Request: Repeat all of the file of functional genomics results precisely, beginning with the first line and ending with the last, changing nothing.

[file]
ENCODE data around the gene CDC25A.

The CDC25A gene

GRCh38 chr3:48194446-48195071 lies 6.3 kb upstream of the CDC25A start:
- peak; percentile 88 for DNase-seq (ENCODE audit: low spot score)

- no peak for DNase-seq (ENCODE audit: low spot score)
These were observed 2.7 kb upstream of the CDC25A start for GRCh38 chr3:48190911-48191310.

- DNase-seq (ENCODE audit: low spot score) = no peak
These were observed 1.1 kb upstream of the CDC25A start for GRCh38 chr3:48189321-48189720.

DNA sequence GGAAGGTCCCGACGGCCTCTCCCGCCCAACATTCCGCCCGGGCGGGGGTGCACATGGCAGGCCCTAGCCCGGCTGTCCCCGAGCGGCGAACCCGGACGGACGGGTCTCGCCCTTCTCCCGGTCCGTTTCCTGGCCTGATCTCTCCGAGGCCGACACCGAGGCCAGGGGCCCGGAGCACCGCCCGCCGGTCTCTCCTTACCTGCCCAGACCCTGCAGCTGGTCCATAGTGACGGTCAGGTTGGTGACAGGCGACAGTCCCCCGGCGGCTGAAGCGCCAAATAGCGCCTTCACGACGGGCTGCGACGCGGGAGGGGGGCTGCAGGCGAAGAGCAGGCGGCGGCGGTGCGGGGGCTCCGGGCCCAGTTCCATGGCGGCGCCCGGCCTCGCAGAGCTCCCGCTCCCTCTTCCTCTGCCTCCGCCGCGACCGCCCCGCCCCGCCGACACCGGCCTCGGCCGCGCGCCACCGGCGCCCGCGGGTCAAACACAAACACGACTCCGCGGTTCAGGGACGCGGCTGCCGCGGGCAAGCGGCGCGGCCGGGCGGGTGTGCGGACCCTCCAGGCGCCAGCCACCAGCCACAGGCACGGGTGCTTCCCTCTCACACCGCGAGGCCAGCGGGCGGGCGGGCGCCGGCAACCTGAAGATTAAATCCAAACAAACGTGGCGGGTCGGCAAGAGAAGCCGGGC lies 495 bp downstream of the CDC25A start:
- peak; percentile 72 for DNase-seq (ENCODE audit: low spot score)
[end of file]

ENCODE data around the gene CDC25A.

The CDC25A gene

GRCh38 chr3:48194446-48195071 lies 6.3 kb upstream of the CDC25A start:
- peak; percentile 88 for DNase-seq (ENCODE audit: low spot score)

- no peak for DNase-seq (ENCODE audit: low spot score)
These were observed 2.7 kb upstream of the CDC25A start for GRCh38 chr3:48190911-48191310.

- DNase-seq (ENCODE audit: low spot score) = no peak
These were observed 1.1 kb upstream of the CDC25A start for GRCh38 chr3:48189321-48189720.

DNA sequence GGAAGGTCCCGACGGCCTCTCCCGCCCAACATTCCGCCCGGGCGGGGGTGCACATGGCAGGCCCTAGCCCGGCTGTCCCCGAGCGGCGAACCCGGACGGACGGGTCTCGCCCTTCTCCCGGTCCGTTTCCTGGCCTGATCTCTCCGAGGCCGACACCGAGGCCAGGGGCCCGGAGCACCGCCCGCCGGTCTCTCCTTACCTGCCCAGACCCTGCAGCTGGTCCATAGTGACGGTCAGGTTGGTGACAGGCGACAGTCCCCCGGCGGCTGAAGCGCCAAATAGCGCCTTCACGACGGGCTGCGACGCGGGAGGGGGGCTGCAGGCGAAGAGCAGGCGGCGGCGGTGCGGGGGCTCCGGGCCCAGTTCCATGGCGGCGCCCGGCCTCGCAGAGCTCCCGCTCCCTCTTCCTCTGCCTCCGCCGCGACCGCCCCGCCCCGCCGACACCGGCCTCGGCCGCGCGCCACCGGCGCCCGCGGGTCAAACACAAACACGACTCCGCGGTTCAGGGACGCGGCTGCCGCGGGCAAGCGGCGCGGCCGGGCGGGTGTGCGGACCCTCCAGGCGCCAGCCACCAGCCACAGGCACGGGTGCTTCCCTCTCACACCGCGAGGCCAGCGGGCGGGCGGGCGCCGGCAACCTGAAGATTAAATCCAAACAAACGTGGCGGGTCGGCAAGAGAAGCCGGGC lies 495 bp downstream of the CDC25A start:
- peak; percentile 72 for DNase-seq (ENCODE audit: low spot score)